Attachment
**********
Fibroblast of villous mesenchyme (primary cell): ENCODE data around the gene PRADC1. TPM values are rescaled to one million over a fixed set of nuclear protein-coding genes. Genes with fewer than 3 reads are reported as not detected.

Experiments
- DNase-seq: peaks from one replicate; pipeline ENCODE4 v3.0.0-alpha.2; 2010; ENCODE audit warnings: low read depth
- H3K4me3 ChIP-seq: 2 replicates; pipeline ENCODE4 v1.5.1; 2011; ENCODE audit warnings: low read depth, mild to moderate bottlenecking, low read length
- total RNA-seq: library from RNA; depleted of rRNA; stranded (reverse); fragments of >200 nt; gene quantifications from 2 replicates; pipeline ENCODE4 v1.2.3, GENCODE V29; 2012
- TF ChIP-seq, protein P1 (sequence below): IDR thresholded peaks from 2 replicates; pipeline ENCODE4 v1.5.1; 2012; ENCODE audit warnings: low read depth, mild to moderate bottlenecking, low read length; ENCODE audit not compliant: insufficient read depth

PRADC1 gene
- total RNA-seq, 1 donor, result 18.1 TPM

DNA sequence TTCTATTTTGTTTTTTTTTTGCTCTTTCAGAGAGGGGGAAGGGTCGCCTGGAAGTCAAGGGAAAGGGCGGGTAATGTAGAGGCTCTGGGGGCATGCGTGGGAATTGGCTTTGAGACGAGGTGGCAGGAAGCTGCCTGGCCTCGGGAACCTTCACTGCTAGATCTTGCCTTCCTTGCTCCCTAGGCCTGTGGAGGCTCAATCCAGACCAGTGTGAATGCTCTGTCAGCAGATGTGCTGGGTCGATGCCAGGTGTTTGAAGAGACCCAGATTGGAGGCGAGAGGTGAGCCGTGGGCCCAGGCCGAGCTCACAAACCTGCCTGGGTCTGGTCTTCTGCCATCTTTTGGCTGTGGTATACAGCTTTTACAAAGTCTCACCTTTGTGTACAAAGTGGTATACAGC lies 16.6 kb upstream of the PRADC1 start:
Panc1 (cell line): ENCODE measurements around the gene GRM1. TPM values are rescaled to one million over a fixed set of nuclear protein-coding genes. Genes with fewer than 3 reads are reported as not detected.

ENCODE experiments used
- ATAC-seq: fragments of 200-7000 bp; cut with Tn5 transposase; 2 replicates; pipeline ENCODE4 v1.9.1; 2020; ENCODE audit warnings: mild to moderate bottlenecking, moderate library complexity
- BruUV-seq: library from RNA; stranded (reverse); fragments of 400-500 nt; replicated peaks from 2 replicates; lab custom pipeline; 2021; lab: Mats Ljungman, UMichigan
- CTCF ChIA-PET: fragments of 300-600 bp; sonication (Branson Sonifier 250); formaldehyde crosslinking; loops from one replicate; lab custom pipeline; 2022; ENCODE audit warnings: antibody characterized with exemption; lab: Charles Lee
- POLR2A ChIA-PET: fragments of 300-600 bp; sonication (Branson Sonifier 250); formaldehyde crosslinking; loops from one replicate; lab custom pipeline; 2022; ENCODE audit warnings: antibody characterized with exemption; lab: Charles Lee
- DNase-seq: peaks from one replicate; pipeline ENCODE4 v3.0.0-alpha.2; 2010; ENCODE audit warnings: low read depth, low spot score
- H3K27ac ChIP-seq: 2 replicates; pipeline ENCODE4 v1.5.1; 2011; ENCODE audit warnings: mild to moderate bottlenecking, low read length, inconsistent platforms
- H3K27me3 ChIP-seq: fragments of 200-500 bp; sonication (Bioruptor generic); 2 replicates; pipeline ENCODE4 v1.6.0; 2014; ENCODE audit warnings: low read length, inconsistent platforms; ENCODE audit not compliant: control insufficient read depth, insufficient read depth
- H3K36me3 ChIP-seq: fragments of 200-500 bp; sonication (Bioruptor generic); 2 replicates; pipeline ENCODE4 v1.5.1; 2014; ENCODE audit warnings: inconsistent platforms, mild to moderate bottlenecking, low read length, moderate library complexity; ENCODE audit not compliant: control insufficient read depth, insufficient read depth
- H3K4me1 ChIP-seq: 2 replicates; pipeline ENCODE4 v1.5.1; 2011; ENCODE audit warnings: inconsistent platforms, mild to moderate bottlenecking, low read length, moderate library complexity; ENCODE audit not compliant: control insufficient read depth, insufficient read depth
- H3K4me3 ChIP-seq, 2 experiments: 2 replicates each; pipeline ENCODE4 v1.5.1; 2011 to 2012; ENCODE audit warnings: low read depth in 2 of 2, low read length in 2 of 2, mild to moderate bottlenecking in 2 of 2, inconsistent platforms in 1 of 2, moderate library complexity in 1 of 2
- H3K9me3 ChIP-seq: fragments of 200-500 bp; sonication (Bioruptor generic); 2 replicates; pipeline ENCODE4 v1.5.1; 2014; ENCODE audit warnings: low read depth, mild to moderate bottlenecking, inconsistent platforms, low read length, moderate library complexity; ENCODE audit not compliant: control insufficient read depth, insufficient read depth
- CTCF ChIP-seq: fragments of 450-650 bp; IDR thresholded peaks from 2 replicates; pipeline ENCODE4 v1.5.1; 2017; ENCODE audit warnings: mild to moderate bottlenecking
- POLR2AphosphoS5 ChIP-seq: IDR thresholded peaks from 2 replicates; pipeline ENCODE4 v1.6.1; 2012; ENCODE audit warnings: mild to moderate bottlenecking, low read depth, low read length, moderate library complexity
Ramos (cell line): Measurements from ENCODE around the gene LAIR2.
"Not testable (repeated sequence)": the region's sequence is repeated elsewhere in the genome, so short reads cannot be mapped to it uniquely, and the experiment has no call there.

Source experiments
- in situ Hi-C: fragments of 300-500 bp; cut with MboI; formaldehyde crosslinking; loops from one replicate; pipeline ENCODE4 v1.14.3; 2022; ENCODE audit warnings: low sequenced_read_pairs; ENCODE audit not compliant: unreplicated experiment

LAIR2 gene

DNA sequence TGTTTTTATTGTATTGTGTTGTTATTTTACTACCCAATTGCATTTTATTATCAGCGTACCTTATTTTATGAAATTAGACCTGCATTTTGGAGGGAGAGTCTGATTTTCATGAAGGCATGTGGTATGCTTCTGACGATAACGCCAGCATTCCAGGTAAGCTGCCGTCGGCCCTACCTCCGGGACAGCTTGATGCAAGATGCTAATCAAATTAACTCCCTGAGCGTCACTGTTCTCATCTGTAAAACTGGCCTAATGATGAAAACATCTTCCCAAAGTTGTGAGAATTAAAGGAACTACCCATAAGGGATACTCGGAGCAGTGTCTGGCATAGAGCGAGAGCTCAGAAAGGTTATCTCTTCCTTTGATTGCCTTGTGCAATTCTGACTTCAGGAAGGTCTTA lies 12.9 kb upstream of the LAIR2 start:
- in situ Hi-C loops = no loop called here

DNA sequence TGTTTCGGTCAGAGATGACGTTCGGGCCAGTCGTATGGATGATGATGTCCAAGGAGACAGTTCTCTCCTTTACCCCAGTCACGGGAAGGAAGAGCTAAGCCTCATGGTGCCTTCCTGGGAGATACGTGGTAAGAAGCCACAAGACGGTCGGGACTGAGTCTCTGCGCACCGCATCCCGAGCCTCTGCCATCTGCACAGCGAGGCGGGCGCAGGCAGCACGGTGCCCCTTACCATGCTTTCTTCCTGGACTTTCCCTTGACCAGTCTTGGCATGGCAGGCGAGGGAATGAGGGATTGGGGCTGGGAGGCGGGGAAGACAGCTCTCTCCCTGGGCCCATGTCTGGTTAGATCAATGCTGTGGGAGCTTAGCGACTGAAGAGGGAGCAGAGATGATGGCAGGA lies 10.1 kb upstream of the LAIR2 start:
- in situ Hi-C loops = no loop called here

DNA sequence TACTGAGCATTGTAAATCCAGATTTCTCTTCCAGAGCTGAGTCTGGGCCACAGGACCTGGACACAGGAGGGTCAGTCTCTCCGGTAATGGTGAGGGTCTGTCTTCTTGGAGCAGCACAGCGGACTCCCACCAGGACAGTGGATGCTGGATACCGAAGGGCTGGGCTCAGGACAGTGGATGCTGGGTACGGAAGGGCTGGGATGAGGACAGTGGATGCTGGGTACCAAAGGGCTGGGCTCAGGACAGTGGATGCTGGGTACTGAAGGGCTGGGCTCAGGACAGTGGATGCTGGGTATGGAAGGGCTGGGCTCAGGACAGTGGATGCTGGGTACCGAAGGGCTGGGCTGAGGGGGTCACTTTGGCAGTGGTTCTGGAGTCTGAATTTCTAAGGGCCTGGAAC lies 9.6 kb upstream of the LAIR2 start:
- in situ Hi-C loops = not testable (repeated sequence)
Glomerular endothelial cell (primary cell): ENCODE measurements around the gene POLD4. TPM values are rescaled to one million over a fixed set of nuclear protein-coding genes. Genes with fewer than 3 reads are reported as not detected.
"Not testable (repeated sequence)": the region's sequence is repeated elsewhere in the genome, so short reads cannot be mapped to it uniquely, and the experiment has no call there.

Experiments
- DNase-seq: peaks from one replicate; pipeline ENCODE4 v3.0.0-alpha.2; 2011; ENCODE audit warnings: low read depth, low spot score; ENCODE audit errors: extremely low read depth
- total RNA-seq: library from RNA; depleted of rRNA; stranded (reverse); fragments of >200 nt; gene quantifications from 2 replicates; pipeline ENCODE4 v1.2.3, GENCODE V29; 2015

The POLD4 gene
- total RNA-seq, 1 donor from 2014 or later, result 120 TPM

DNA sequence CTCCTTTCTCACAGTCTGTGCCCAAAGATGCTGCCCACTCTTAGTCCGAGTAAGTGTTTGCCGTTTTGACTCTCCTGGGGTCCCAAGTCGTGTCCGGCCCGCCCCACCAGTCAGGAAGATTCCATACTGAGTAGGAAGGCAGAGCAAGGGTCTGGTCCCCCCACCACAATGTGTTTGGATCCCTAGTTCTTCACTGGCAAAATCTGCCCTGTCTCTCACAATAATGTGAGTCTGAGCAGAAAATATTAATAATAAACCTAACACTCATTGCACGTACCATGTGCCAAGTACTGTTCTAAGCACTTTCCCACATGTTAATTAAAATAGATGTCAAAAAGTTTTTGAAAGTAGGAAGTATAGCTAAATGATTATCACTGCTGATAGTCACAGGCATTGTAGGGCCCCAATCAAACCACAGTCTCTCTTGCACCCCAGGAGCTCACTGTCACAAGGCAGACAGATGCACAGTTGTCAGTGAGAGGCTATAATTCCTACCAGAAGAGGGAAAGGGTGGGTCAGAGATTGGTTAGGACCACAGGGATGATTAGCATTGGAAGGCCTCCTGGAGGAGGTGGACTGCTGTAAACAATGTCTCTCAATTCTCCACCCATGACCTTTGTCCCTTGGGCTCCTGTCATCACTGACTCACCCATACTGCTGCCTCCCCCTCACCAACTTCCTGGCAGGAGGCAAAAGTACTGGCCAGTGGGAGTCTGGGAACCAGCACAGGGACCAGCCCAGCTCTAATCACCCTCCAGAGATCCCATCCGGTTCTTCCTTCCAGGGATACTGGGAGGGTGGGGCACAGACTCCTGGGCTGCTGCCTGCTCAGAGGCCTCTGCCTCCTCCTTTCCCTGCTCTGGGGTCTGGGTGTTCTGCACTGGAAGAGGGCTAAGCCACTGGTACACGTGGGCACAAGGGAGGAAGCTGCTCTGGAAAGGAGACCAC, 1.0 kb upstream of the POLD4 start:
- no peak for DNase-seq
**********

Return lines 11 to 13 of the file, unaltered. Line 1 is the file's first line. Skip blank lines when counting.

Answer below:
ENCODE experiments used
- ATAC-seq: fragments of 200-7000 bp; cut with Tn5 transposase; 2 replicates; pipeline ENCODE4 v1.9.1; 2020; ENCODE audit warnings: mild to moderate bottlenecking, moderate library complexity
- BruUV-seq: library from RNA; stranded (reverse); fragments of 400-500 nt; replicated peaks from 2 replicates; lab custom pipeline; 2021; lab: Mats Ljungman, UMichigan